How to Write Fact Based Fiction

fact based fictionRecently, I got a manuscript back from an editor.  Not only had she read it but she made comments as well.  Evidence of actual reading!  Oh, joyous happy dance. Then, I read one of her comments.  “Finishing this job is easy.  There’s no way he would put it off.”

Seriously?  I live with this character, or at least I live with the person behind the character.  This person would definitely put this task off.  Easy?  So what.  That doesn’t matter.  The question is does he want to do it, because he puts off everything he doesn’t want to do.  Easy.  Important.  Urgent.  If he doesn’t want to do something, he will get it done at the very last possible moment even if his putting it off is causing me to break out in hives.  I’ve actually told him his ability to procrastinate is the lamest super power ever.  That’s reality.

But what I’m writing is fiction.  This means that if this action doesn’t work in the story, it doesn’t work.  It doesn’t matter if that’s how something really happened or not.

A story may be based on things that actually happened, but fiction is not fact.  Very often, it has to make more sense than real life makes.  The logical connections need to be there for one and all to see and understand.  Just because something happened in real life doesn’t mean that it will work in fiction.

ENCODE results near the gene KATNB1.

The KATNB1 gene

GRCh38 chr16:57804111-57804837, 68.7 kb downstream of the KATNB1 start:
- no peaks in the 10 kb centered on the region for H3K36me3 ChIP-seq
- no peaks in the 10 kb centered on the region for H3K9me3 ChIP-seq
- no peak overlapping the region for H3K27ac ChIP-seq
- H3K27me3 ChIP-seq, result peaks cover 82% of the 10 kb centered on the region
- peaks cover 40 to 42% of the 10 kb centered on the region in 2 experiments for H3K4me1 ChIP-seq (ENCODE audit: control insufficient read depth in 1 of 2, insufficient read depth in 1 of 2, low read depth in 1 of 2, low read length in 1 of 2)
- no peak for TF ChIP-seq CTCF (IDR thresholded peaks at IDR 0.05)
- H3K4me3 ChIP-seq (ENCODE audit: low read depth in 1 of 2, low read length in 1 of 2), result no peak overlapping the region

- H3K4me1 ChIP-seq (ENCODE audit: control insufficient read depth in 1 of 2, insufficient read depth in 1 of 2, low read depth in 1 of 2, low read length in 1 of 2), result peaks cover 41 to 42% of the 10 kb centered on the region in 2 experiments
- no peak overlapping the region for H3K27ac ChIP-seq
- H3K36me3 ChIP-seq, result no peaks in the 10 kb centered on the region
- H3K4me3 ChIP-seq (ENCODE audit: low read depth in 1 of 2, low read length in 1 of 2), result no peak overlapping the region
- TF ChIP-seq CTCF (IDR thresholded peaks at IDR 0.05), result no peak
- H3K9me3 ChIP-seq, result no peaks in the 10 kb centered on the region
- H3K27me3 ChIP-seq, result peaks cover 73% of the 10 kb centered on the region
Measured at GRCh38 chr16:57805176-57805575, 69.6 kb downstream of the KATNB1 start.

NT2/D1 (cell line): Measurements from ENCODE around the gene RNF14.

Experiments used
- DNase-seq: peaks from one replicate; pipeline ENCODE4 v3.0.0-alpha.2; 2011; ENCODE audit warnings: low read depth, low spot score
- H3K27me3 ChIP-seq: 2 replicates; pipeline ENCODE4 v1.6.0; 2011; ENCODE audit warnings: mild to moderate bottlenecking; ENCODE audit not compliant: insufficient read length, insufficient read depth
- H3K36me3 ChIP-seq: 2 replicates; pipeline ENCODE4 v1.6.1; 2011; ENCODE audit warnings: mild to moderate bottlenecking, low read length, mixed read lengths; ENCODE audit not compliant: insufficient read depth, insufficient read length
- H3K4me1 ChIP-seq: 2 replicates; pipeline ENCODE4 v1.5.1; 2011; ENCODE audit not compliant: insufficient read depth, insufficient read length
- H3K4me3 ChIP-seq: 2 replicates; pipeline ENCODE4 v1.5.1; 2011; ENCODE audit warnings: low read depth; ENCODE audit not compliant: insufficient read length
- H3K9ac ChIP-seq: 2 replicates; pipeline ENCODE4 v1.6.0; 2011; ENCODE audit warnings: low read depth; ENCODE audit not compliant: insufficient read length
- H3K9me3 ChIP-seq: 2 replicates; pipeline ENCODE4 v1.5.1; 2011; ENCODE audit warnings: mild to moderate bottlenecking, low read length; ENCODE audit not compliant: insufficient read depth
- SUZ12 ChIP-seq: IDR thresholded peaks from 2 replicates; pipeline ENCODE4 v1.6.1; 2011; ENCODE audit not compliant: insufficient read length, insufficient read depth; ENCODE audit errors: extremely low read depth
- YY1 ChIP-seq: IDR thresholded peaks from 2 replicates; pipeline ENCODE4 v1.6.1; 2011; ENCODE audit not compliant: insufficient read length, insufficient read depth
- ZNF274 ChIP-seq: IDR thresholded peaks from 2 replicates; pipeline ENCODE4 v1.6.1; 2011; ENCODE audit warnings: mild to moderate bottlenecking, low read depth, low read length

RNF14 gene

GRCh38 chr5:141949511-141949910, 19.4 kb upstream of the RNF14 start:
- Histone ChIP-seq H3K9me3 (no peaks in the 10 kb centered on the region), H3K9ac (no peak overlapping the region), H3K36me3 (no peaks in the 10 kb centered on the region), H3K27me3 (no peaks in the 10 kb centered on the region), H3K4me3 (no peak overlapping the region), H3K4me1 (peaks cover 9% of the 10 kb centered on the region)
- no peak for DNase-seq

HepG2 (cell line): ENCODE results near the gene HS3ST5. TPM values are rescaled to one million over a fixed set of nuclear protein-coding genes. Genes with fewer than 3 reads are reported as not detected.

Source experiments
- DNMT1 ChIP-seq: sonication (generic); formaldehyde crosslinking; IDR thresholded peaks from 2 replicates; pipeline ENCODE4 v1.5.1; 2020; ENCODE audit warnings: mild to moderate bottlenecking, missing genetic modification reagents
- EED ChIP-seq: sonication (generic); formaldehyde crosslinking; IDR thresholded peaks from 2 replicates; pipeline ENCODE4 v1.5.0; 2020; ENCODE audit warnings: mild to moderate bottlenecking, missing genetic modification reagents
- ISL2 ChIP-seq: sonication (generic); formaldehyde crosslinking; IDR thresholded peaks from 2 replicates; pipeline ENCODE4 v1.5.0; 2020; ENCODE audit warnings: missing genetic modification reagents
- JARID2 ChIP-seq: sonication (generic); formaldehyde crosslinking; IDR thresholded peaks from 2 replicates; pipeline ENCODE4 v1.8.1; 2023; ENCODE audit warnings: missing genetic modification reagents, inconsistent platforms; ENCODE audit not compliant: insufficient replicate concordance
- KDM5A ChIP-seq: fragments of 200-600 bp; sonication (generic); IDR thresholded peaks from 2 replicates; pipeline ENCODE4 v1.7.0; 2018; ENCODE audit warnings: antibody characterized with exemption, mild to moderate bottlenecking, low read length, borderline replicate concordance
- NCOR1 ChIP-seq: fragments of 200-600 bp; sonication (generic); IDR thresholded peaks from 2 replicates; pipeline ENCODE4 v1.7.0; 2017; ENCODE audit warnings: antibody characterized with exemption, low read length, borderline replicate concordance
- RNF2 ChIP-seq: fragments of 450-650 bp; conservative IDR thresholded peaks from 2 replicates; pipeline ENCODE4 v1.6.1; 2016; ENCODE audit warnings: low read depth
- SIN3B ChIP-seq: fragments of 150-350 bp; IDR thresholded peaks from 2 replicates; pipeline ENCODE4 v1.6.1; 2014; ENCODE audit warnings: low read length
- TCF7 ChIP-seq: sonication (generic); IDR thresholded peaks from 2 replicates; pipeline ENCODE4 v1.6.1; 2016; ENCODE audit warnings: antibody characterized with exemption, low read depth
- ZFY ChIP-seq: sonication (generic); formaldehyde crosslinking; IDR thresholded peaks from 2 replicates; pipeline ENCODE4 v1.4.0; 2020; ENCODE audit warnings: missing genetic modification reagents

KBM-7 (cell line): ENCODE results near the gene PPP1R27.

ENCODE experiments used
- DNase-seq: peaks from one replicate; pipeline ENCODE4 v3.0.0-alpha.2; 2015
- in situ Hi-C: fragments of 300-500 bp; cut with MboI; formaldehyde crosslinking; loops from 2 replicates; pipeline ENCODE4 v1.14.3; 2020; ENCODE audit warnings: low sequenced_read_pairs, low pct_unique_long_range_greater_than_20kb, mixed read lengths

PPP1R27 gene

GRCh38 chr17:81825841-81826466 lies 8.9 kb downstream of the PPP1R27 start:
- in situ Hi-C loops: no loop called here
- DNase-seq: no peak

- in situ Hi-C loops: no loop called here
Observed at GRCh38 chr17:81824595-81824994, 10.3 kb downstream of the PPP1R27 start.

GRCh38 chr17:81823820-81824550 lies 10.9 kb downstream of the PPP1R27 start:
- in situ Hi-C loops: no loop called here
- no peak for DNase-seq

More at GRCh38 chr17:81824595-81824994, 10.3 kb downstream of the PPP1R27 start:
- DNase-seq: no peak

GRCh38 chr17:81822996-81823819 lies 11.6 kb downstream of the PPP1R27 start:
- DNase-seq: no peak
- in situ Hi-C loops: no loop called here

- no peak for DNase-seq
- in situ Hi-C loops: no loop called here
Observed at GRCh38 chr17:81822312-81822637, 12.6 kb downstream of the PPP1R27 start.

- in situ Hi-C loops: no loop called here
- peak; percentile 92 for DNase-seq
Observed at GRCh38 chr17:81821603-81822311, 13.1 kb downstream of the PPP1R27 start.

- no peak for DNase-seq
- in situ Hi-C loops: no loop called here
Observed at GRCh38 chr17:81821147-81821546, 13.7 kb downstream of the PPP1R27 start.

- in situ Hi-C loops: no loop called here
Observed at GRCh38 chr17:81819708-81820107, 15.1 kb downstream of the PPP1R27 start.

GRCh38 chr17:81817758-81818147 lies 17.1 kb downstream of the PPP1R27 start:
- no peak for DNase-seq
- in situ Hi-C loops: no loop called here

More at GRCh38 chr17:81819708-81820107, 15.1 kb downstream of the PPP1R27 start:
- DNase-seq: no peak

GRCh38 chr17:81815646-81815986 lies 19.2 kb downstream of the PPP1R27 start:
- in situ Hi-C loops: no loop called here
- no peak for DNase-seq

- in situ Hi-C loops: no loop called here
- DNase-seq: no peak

Does this mean that I’m changing my character’s action?  Yes and no.  He has to procrastinate for there to even be a story, but I can change some other things that will make his procrastinating seem more logical by making this final step more difficult.   After all, this is fiction and doesn’t have to take place the same way it would in real life.  Use reality to fuel your fiction, but don’t let it limit your story.



3 thoughts on “How to Write Fact Based Fiction

  1. That makes a lot of sense, since your readers won’t know the person personally or the actual action that took place, they only see it through the author/narrators eyes.

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